However, when you take part in a clinical trial, you may have extra visits to the clinic that you would not have with standard treatment. These extra visits can add costs for transportation, housing, food, and child care.

The situation might be different if you decide to take part in a clinical trial in another country. The healthcare system there will be different from your country and it depends how your health insurance will deal with that. Before enrolling in a study abroad it is important to clarify this. Also travel and lodging costs might contribute to the total financial burden of a clinical trial abroad.

How do I know if a trial is right for me?

Whether you have been asked to participate in a specific clinical trial or are wondering yourself whether joining a clinical trial might be a valid option, My Cancer Navigator, the personalised service for cancer patients of the Anticancer Fund, can help. We can provide you with more information on the trial that has been proposed or find out if there are trials that might be suitable for you, which you can then discuss with your doctor.

Once you decide to participate in a trial, you will have to go through the so called ‘informed consent process’. This informed consent is documented by means of a written, signed and dated form. Please, take your time and always carefully read the information that is provided to you before you sign the consent form.

How does the informed consent process work? For a start, your doctor and study nurse will explain the trial to you. They will give you all the details about the purpose of the trial, the practical aspects, such as the visits, the procedures and the tests, and also inform you about the potential risks and benefits. Make sure you understand this properly and don’t be afraid to ask questions. Also make sure you learn about your (other) treatment options if you would decide not to participate.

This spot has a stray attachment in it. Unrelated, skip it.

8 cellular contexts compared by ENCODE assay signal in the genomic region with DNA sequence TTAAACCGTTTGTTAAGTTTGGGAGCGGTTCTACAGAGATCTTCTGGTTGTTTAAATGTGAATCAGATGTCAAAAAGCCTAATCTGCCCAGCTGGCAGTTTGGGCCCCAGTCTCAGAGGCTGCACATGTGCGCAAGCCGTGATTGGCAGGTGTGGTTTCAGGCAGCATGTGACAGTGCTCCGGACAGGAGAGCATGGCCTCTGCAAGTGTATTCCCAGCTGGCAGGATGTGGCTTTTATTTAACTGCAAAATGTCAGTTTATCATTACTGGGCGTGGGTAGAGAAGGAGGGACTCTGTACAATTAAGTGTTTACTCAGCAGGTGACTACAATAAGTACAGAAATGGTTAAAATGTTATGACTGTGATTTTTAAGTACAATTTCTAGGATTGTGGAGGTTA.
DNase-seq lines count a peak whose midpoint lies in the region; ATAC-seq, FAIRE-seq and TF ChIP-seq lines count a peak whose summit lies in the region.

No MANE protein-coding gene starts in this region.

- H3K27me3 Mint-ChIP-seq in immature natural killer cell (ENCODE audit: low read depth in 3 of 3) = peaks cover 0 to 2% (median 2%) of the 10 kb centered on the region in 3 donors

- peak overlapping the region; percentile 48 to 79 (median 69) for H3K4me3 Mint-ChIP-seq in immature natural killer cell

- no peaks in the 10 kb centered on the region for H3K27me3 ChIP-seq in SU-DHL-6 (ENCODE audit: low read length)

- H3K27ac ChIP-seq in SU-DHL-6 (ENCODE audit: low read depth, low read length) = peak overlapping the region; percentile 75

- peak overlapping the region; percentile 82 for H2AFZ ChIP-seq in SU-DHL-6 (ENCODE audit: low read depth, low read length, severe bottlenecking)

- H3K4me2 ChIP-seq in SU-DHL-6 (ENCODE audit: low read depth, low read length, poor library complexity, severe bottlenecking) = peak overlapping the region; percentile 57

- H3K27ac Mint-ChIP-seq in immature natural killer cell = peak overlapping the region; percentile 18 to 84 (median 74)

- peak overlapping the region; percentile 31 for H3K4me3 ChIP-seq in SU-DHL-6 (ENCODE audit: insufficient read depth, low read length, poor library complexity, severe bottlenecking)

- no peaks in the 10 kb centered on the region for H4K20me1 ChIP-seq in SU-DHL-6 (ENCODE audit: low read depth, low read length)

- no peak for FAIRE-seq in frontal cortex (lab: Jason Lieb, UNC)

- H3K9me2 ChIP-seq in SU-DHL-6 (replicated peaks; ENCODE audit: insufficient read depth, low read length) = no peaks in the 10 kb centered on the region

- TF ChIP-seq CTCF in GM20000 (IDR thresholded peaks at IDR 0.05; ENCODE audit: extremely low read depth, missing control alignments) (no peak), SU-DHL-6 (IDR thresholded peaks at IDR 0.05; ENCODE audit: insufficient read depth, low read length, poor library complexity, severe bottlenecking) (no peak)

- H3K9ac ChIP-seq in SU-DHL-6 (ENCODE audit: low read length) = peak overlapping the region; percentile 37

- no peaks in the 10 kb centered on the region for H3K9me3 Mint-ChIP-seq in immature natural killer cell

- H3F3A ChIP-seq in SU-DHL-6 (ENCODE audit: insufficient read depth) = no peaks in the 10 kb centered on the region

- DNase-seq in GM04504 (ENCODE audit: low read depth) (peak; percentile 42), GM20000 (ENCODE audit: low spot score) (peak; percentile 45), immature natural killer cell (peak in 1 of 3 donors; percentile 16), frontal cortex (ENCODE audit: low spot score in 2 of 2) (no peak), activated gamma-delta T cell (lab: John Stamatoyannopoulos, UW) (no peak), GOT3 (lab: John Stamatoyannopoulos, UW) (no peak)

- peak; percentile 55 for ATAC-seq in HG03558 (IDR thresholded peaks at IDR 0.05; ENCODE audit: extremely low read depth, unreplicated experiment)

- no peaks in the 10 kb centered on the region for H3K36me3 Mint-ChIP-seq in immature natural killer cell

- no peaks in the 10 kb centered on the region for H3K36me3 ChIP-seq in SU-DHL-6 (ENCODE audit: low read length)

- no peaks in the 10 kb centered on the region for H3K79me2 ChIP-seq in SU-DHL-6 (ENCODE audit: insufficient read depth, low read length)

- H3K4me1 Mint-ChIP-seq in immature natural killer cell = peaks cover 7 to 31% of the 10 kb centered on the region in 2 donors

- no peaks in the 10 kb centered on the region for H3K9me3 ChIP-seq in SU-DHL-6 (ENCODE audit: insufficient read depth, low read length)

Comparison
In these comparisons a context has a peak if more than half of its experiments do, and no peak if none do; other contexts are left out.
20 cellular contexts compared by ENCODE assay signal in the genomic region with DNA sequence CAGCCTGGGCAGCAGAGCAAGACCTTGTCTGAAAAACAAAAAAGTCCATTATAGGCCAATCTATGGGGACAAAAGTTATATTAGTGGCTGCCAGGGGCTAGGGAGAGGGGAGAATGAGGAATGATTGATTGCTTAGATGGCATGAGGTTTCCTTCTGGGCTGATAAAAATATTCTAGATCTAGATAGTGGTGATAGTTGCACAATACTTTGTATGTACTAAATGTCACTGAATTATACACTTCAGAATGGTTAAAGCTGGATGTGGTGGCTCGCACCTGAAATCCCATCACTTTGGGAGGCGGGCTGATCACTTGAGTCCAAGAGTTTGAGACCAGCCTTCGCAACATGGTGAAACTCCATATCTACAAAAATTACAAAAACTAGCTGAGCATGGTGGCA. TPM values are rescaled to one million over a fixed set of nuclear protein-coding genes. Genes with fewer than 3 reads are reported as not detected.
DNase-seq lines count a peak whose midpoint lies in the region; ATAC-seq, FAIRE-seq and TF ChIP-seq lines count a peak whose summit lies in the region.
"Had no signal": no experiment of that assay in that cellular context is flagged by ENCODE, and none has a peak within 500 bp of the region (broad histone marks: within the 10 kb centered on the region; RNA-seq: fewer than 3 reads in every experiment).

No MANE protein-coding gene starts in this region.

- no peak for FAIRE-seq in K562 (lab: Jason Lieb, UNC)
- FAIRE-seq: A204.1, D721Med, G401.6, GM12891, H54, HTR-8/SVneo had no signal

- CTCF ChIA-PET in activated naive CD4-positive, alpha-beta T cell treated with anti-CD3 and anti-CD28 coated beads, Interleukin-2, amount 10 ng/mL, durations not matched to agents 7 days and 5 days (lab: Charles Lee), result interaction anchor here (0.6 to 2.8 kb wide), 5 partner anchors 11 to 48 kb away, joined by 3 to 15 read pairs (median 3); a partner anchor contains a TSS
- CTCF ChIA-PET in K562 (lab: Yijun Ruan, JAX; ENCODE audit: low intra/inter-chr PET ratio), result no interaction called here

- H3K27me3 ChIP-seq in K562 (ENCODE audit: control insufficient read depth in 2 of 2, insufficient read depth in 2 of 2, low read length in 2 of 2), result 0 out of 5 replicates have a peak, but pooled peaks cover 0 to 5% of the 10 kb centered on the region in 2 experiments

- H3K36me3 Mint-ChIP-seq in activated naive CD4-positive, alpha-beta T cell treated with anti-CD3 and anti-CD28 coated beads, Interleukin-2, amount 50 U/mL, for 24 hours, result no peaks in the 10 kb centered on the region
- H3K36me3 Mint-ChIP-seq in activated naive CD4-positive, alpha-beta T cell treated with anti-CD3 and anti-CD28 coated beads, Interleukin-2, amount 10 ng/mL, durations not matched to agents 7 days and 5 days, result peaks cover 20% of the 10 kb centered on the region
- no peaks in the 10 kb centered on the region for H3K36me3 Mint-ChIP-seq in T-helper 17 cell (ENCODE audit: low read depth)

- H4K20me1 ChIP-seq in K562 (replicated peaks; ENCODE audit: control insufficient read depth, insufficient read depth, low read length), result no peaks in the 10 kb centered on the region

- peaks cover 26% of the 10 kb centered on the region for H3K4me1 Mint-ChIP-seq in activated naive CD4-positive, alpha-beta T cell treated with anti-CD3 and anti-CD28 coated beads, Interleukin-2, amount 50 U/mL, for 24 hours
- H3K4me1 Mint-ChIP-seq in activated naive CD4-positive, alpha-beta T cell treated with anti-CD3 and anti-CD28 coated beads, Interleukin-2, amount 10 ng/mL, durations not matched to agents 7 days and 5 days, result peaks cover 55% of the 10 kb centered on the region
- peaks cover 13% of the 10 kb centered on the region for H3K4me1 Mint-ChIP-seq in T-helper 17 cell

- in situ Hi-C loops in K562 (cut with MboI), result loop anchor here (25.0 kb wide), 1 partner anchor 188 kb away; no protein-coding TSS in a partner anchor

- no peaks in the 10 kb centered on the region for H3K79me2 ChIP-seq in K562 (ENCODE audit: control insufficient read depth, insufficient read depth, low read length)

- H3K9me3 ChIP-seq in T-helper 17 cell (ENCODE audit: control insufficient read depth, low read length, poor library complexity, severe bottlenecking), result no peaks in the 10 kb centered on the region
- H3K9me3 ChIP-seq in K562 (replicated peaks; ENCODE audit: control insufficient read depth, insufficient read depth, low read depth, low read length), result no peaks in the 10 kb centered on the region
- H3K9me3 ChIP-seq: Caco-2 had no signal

It might not always be easy for you to speak up, but be assured that you have the right to receive clear information to enable you to voluntarily decide whether or not to participate in a trial. And, as said, we can support you in this. Do not hesitate to contact My Cancer Navigator when in doubt.

Gabry Kuijten & Guy Buyens

Gabry Kuijten, MD, is the Coordinating Physician of My Cancer Navigator, the personal service for patients and doctors from the Anticancer Fund. Her passion is to support patients in their search for accurate, relevant and understandable information about their illness and treatment options. Previously, she worked as an internal medicine specialist in the US, and in the pharmaceutical industry.

Guy Buyens (MD) is Medical Director at the Anticancer Fund. His experience comes from the pharmaceutical industry (international clinical research in oncology) and biotechnology, but also from hospital management (CEO of a hospital).